Video games: ludic qualities versus representational dimension
The academic literature has made a bad habit out of defining video games as a form of cultural discourse that replicates the texts of either literature or cinema. But I think that firstly, video games should be at first studied as such, as games. In this respect, though, games still are a fuzzy concept. Nevertheless, as Buckingham (2006) admits, we can argue that games are defined through play, the framework of which is sketched out through rules. Games, in contrast to other forms of media, “are not self-contained and they involve a different type and level of participation from that of reading a novel or watching a movie”. But, besides this participational aspect of play, it is disputable what other aspects should be encompassed by the term “video game”.
Game designer Celia Pearce (113), for example, also attaches the following elements to the game framework: a goal, resources, rewards, penalties and information. Others (Juul, 2003) go as far as defining the “gameness”, as a collection of game-like characteristics of games. According to Juul, all games share at least six common features in their “gameness”:
1. Games are based on rules. (aspect that we have already agreed upon).
2. Games have variable, quantifiable outcomes.
3. Different values, either positive or negative, are assigned to these outcomes.
4. The player invests effort to achieve the desired outcome.
5. The player is emotionally attached to the outcome.
6. Games have negotiable consequences for real life.
Once again, the distinction between game and play is clear: in order for play to concretize itself as game, it has to develop according to some rules. The player himself is restricted to act according to these rules, as he effectively becomes a character in the game (“digitally embodies” an avatar). But, as Juul himself underlines, his theory is far from sufficient. There are many games out there that cannot even be described from the point of view of his definition. For example, The Sims 3 (2009), which the producers, Electronic Arts describe as a life simulator game, has no other outcome but living a life similar to the normal, real existence. Also, other video games, like Magic the Gathering or well known strategy titles like the Age of Empires series, actually have negotiable rules and variable outcomes that the players are free to define and carry out accordingly.
So, this “gameness”, this collection of ludic (ludic comes from the Latin ludus, which means game) qualities in a game, rather than helping us realize what games have in common, is more prone to demonstrate to us how video games differ from each other. Most importantly, these differences do not restrict themselves to the formal level, but affect play itself. Thus, two games like Dragon Age: Origins (a prestigious Role Playing Game, launched in 2009) and World of Goo (an acclaimed puzzle game that made it to the shelves in 2008) are not only distinguished by visuals (3D versus 2D graphics, or a third person perspective versus an all knowing God-like one) or narrative (open or multiple endings versus linear flow of events) but also by whether they support multiplayer, they allow multiple difficulty levels, or encourage exploration of the game world. Games also have their own economies (as suggested by Pearce’s collection of framework elements mentioned above) and this is best seen in Massive Multiplayer Online (MMO) games like World of Warcraft. Blizzard, the developer, continuously strives to maintain a stable in-game economy, despite the continuous flow of cheating users that try to flout the rules. The following excerpt is taken from the official forums, on the sixth of September, 2006:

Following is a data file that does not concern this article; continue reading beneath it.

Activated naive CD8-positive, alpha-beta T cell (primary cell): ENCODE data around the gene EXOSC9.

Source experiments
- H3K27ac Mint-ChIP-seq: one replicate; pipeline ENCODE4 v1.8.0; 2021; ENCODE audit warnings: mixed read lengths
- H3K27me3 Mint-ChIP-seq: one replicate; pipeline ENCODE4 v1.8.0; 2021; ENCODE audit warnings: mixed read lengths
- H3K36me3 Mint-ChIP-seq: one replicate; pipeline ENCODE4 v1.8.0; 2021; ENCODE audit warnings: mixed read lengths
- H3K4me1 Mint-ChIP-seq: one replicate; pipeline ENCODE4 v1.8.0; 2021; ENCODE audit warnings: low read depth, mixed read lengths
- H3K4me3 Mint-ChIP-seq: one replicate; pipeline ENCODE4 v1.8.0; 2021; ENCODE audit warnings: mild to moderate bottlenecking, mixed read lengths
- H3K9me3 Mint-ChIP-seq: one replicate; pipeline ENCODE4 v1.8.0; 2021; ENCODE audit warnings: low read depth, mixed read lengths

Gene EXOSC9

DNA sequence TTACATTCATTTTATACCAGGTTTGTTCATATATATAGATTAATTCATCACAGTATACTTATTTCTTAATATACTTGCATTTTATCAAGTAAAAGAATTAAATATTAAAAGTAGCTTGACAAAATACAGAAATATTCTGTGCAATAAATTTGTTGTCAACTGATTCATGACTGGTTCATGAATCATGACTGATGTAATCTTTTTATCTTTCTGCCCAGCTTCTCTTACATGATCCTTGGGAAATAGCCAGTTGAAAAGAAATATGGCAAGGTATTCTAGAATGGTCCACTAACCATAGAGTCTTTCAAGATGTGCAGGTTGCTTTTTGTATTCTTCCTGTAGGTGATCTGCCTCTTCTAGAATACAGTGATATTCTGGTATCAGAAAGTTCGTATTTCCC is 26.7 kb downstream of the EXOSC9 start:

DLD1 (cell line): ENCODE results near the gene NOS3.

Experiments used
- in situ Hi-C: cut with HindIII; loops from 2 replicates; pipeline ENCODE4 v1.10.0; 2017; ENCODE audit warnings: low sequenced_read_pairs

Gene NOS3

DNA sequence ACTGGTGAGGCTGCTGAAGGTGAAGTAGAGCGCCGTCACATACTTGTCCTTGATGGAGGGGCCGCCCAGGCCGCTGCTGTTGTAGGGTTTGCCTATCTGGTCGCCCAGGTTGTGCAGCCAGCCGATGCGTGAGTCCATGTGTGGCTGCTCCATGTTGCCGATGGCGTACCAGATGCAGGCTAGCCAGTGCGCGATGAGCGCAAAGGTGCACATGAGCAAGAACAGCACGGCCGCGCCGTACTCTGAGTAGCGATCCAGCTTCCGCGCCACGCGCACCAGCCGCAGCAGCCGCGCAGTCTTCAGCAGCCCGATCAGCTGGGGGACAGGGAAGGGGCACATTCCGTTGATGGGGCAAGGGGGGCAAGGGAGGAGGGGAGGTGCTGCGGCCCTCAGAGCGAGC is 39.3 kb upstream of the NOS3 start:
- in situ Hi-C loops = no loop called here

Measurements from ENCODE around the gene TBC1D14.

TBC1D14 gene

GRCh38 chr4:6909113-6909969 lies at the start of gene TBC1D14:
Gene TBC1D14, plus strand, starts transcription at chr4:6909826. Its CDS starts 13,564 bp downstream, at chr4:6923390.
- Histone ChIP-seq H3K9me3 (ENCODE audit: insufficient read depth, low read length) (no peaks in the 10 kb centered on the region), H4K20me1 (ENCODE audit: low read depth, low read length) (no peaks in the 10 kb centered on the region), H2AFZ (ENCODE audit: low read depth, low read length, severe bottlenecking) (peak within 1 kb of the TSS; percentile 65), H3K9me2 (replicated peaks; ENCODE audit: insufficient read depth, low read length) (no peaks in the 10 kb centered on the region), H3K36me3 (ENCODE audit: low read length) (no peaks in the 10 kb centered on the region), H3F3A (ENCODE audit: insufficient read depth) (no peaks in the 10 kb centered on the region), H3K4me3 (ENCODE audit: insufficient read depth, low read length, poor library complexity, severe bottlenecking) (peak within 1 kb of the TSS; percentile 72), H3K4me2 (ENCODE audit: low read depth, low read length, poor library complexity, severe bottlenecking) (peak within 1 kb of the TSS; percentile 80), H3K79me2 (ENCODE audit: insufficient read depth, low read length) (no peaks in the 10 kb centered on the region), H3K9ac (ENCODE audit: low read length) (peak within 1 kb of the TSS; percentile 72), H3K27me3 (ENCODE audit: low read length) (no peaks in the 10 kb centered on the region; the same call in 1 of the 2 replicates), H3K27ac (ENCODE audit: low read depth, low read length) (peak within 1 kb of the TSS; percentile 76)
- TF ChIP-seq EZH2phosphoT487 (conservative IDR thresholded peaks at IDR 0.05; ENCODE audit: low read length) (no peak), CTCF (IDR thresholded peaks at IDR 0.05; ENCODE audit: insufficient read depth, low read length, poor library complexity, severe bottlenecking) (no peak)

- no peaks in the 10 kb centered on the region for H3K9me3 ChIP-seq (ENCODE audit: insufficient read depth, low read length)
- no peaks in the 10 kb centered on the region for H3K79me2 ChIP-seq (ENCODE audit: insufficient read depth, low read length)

We will continue to aggressively monitor all World of Warcraft realms in order to protect the service and its players from the harmful effects of cheating. Please note that selling World of Warcraft content, such as gold, items, and characters, can result in a permanent ban of the involved accounts from World of Warcraft.
Players themselves react to these decisions and sometimes choose to actively comment as specialists, just as they would do in case of a real life economical event. For example, a user with the nickname Gaston, on www.notaddicted.com, talks about the unfairness of such economic regulations and security measures, while defining concepts like Scarcity and even making some comparisons to Wall Street Journal topics. It then becomes obvious that games also implement a system that balances between elements of chance and elements of strategy. Players are confined by very precise limits, the developer and at a different level, the game, defining which elements can be controlled and which cannot be.
This creates the image of the player as a human being that slides constantly between feelings of engagement, frustration, immersion or boredom. The rules and limits of video games may generate both pleasure and displeasure and are in direct dependence to the above defined gameness. But the feelings derived from video games should not be solely attributed to the quality of play. There is also a deep echo inside the player that must be taken into consideration: the various elements of the game are actively interpreted and can appeal differently to the vast array of player enthusiasms and preoccupations. In other words, while “what players and reviewers call playability is certainly an important dimension of games, what attracts and motivates players may also be the visual spectacle of game, the storytelling, the emotional appeal of the characters, the use of humor, the sense that the game is somehow relevant to their own live and so on” (Buckingham, 10). In other words, games also have a very complex representational dimension, they are complex worlds in themselves and their capacity to create universes and ideas is crucial to the sense of immersion they convey into gamers.